be 50 feet from base to focal plane, thus
giving a total height of 150 feet, from which
the light will be visible 16 miles at sea. A
skeleton tower, constructed of reinforced
concrete, surmounted by a third order lantern,
showing a single flash every five seconds, is
recommended. The illuminant will be acety-
lene gas, and the lantern will be seen through
270 degrees of the horizon. Estimated cost,
SI. i, 500.
Bona Island — This island is situated about
25 miles south of Panama, and a light es-
tablished there will be an aid, both to coastwise
and general shipping. Since the range of
visibility of this light need not be greater than
11 or 12 miles, it is recommended that an
acetylene lamp, mounted upon a reinforced
concrete post, be established. The site for
the light is at the top of the highest part of
the island, about 670 feet above mean high
tide, and the post should be about 30 feet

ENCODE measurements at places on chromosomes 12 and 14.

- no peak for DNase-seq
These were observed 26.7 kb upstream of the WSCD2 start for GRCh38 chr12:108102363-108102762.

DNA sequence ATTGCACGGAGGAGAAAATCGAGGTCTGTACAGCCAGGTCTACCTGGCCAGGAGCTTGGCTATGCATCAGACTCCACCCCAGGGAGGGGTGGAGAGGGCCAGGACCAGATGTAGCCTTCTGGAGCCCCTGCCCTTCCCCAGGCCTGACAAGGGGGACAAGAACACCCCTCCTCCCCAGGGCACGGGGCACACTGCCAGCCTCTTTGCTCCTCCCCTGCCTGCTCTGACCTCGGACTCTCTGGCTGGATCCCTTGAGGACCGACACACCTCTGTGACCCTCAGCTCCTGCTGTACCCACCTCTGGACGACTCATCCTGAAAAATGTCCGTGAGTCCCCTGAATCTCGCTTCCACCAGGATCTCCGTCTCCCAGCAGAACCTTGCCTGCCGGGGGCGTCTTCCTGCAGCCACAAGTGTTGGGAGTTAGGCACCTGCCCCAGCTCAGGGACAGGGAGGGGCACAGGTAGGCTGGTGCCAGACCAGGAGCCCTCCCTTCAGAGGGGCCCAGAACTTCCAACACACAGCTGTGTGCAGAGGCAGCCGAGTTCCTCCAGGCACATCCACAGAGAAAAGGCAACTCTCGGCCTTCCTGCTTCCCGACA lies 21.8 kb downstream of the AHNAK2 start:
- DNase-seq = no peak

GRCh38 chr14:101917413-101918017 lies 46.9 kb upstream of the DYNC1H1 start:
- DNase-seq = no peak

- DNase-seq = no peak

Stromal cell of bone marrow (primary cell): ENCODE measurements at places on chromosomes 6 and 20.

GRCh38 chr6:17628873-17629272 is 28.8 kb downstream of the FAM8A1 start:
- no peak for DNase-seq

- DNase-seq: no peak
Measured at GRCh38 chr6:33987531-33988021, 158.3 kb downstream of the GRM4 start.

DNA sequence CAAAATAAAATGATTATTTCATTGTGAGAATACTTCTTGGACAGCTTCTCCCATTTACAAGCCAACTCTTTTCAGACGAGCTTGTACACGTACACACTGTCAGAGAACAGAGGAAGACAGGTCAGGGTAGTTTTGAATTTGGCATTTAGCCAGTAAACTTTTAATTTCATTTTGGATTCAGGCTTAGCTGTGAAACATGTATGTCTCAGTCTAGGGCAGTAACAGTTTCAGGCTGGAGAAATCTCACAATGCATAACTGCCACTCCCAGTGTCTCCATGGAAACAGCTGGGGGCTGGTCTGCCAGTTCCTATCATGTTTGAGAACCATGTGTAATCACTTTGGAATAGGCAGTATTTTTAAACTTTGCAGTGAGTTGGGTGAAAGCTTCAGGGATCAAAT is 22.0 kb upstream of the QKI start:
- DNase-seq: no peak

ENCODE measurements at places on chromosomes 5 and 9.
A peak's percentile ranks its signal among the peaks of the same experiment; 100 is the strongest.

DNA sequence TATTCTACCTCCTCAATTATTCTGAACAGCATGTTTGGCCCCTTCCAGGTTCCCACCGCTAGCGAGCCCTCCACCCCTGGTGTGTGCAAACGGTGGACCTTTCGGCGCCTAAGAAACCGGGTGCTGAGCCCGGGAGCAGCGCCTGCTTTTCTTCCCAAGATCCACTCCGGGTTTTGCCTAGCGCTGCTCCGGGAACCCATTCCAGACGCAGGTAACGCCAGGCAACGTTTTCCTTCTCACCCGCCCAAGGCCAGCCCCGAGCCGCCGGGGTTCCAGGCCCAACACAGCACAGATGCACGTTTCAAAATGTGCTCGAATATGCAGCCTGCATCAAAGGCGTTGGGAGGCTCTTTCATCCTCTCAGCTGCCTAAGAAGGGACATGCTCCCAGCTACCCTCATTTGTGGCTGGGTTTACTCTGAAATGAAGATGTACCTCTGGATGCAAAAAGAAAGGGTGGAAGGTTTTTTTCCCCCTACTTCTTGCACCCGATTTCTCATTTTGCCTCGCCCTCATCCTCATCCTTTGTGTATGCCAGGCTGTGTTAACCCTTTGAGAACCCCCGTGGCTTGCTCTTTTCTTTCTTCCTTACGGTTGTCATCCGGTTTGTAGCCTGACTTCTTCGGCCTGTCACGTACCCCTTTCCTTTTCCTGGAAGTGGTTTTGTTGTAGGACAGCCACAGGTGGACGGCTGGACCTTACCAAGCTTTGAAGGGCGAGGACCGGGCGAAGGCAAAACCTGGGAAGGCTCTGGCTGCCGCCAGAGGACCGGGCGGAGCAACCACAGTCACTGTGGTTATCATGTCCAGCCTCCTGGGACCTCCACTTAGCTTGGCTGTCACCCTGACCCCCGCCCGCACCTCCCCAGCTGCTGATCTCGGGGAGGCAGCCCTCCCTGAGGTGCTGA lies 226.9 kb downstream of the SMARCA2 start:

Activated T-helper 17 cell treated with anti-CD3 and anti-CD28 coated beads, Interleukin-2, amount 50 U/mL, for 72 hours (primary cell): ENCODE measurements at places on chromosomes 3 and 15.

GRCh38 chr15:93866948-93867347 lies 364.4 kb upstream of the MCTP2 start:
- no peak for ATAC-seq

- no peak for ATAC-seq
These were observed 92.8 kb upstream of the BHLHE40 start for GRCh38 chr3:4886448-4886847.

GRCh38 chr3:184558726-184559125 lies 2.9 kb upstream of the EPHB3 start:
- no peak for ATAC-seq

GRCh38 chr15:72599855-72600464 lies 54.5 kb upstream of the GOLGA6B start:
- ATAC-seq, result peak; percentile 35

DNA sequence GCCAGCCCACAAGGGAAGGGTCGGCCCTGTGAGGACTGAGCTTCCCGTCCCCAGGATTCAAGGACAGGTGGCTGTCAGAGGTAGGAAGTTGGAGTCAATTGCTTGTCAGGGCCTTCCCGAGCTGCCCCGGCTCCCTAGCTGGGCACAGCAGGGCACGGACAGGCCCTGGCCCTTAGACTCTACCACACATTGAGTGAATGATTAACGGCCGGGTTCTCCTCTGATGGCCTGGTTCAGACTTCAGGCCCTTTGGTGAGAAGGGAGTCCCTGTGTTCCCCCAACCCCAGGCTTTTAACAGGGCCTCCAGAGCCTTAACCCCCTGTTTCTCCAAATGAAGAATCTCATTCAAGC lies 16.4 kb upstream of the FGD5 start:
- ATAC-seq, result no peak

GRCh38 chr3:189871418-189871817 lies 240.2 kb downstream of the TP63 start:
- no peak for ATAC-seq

high, with a small house at the base to protect
the gas accumulators, and the valves. It
would be preferable to have this lamp at a
lower elevation, but this is not feasible,
because the light must be visible over the
whole horizon. The light recommended is
one showing a group of four flashes every 10
seconds. Estimated cost, S3, 850.
Melones Island — This is a small islet, north-
westerly from Taboga Island, and a light on
it will serve as an aid to coastwise shipping,
and likewise guard against the dangerous
Melones Rock. It is recommended that a
small post of reinforced concrete be erected,
surmounted by an acetylene gas lamp, show-
ing a group of three flashes every nine seconds.
The site new occupied by a temporary light
installed by the Canal Commission is recom-
mended. Estimated cost, $1,750.
The high pressure system of acetylene illu-
minant recommended for the three small lights
provides for the generating, purifying, drying,
and storing of the gas in steel cylinders, or
accumulators, at a central charging plant,